Polyphosphate accumulation is driven by transcriptome alterations that lead to near-synchronous and near-equivalent uptake of inorganic cations in an arbuscular mycorrhizal fungus



  • Arbuscular mycorrhizal (AM) fungi accumulate a massive amount of phosphate as polyphosphate to deliver to the host, but the underlying physiological and molecular mechanisms have yet to be elucidated. In the present study, the dynamics of cationic components during polyphosphate accumulation were investigated in conjunction with transcriptome analysis.
  • Rhizophagus sp. HR1 was grown with Lotus japonicus under phosphorus-deficient conditions, and extraradical mycelia were harvested after phosphate application at prescribed intervals. Levels of polyphosphate, inorganic cations and amino acids were measured, and RNA-Seq was performed on the Illumina platform.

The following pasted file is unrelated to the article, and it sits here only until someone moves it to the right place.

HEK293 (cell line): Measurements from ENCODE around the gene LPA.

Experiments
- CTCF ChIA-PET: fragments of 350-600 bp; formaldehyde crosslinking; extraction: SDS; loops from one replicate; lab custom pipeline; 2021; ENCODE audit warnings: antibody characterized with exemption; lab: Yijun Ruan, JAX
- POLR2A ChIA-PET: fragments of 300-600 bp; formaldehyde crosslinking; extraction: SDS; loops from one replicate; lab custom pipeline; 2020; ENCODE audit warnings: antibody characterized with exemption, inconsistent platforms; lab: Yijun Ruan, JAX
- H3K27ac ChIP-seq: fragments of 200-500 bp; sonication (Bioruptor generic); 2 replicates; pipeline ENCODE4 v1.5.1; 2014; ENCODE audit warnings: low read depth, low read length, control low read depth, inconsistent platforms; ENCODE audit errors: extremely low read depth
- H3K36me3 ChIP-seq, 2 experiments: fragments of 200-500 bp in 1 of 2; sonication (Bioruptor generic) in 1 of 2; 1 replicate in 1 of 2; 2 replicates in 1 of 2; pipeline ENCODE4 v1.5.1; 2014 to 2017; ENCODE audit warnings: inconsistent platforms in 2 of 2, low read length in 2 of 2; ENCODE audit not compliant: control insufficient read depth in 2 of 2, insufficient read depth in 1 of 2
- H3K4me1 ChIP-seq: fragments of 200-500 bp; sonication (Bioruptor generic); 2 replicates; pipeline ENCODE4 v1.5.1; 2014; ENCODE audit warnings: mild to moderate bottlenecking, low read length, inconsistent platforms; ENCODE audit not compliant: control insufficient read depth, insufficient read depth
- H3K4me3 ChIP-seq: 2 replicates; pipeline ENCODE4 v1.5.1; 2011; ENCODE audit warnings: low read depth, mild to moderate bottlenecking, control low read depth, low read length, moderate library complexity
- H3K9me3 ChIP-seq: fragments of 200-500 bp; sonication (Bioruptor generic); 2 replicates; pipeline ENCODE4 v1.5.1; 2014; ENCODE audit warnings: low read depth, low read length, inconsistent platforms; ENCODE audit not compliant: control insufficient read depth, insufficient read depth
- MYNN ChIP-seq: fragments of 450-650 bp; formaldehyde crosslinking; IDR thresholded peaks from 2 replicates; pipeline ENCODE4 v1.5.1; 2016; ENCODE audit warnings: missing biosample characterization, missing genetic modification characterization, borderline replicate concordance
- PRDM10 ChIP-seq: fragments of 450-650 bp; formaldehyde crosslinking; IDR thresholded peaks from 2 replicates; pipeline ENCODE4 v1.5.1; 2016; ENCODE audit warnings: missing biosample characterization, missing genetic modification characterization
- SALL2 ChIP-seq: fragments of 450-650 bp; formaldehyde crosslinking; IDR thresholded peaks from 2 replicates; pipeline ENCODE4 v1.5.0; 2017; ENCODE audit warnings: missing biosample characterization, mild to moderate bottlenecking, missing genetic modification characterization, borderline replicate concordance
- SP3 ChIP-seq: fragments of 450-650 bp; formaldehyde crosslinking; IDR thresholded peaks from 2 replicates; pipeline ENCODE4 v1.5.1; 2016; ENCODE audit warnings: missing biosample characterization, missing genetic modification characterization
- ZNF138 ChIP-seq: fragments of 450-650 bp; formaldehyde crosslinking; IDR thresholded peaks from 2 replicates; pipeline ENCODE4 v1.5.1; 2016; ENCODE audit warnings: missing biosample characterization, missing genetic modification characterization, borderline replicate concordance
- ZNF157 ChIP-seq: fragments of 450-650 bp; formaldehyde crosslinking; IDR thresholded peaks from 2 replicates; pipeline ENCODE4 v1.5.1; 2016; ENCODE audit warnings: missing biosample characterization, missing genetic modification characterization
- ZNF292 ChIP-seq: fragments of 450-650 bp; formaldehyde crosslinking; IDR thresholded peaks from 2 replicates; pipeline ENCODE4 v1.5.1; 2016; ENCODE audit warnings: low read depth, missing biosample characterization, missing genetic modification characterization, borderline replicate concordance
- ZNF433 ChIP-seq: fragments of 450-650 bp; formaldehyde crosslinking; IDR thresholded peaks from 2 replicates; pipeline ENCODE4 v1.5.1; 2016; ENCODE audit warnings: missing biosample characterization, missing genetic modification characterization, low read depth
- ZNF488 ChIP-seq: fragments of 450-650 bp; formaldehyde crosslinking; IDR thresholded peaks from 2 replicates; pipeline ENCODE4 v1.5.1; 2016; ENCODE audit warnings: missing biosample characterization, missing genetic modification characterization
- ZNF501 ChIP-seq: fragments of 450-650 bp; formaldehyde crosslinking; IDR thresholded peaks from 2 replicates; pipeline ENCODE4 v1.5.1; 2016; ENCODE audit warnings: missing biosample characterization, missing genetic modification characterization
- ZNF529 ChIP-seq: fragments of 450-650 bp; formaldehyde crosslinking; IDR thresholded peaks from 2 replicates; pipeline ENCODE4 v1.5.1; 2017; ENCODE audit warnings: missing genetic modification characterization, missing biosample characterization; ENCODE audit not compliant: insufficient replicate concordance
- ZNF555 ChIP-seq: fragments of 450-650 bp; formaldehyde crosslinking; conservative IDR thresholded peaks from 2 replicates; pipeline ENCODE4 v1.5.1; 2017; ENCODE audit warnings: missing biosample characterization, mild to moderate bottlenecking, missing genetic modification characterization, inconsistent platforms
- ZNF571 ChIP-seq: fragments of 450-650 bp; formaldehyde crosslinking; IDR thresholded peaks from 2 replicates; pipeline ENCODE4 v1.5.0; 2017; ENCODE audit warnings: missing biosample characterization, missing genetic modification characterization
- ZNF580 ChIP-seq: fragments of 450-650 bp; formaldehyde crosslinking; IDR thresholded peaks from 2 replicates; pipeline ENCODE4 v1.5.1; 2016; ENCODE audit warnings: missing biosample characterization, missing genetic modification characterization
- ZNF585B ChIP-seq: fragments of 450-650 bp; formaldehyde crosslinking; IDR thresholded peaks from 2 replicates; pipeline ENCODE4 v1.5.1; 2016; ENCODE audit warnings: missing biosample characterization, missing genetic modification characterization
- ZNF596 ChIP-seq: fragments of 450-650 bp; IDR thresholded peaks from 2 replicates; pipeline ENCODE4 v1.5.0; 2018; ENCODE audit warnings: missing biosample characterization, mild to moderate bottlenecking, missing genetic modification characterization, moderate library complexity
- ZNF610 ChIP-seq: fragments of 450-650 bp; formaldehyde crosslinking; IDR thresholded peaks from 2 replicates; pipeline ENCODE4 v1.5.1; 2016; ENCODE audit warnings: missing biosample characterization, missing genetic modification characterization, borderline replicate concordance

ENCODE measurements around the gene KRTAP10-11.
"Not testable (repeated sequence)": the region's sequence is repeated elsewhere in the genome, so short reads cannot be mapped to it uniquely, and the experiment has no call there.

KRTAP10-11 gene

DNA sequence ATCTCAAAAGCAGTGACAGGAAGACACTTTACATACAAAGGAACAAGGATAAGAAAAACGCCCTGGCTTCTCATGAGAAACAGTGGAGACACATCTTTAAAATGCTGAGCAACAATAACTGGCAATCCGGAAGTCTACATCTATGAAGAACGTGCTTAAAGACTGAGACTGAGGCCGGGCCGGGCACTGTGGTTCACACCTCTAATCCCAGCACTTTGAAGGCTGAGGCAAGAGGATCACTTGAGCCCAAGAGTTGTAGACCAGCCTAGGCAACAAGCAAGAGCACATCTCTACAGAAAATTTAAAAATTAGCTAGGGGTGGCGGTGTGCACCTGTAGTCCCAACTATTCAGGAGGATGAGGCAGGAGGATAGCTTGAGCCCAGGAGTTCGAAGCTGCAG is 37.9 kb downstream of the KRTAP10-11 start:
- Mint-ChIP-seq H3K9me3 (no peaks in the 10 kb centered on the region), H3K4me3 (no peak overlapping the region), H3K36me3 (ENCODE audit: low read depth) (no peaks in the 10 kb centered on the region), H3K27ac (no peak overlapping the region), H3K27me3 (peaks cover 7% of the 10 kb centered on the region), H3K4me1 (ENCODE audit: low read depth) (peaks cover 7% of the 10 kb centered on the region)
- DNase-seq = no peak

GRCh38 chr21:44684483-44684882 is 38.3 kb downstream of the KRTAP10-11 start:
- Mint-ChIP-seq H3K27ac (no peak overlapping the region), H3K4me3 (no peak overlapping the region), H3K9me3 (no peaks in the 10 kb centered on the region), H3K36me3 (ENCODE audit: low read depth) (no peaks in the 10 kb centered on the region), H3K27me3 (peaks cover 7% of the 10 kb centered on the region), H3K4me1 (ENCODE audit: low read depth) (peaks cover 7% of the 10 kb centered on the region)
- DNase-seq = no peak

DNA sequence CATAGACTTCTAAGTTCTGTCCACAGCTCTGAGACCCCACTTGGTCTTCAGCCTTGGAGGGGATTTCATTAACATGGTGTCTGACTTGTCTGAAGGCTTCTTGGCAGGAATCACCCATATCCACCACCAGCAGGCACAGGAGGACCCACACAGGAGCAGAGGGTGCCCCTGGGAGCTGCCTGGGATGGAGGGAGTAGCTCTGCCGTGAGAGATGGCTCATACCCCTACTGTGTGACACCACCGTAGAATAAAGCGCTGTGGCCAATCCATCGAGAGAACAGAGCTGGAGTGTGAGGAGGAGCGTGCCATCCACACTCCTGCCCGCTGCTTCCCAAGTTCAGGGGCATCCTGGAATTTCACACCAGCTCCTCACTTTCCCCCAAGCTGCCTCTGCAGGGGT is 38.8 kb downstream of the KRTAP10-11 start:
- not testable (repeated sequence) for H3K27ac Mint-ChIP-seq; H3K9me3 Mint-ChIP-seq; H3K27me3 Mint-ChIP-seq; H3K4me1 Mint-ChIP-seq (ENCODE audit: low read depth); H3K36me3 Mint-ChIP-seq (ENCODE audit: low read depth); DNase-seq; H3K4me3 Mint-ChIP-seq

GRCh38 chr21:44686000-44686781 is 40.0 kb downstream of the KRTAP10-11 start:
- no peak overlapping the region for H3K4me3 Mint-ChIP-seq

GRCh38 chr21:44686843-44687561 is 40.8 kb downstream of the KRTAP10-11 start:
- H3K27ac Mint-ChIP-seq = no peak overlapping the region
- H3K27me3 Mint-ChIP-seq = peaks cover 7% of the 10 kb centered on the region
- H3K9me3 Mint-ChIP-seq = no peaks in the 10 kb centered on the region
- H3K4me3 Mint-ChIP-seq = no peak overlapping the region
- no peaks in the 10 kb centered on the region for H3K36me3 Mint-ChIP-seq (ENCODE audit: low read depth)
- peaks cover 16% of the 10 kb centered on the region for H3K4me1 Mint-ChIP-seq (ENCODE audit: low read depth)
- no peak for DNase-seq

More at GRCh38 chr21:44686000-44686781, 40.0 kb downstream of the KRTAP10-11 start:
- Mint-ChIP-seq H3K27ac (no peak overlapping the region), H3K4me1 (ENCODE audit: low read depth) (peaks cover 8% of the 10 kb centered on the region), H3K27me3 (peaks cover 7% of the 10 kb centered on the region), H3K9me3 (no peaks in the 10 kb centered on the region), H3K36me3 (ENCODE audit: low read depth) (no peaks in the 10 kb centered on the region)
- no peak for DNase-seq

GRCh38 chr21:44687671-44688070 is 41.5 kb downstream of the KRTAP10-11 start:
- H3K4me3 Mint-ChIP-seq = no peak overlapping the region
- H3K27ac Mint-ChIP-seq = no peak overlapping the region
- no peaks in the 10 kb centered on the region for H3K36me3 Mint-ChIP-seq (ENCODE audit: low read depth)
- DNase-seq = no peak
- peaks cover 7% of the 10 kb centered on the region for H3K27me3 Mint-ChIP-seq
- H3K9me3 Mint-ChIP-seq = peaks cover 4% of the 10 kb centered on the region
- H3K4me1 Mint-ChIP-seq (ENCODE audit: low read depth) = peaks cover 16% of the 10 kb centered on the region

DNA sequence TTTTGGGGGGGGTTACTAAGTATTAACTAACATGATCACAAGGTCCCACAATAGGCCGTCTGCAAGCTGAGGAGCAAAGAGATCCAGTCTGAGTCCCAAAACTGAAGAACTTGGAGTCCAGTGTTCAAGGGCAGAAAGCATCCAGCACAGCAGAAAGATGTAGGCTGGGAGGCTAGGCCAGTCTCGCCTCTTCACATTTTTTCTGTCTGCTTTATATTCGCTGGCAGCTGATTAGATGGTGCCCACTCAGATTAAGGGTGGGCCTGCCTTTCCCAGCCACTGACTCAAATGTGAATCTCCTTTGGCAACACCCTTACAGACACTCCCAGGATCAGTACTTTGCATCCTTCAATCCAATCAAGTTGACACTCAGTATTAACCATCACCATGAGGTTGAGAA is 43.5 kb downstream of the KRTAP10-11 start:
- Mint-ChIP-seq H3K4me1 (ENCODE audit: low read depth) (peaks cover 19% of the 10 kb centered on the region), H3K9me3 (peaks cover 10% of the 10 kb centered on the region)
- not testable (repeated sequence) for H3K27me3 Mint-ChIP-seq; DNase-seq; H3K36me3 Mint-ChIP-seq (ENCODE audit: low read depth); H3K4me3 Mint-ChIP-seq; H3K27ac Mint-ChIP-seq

• Phosphate application triggered not only polyphosphate accumulation but also near-synchronous and near-equivalent uptake of Na+, K+, Ca2+ and Mg2+, whereas no distinct changes in the levels of amino acids were observed. During polyphosphate accumulation, the genes responsible for mineral uptake, phosphate and nitrogen metabolism and the maintenance of cellular homeostasis were up-regulated.
  • The results suggest that inorganic cations play a major role in neutralizing the negative charge of polyphosphate, and these processes are achieved by the orchestrated regulation of gene expression. Our findings provide, for the first time, a global picture of the cellular response to increased phosphate availability, which is the initial process of nutrient delivery in the associations.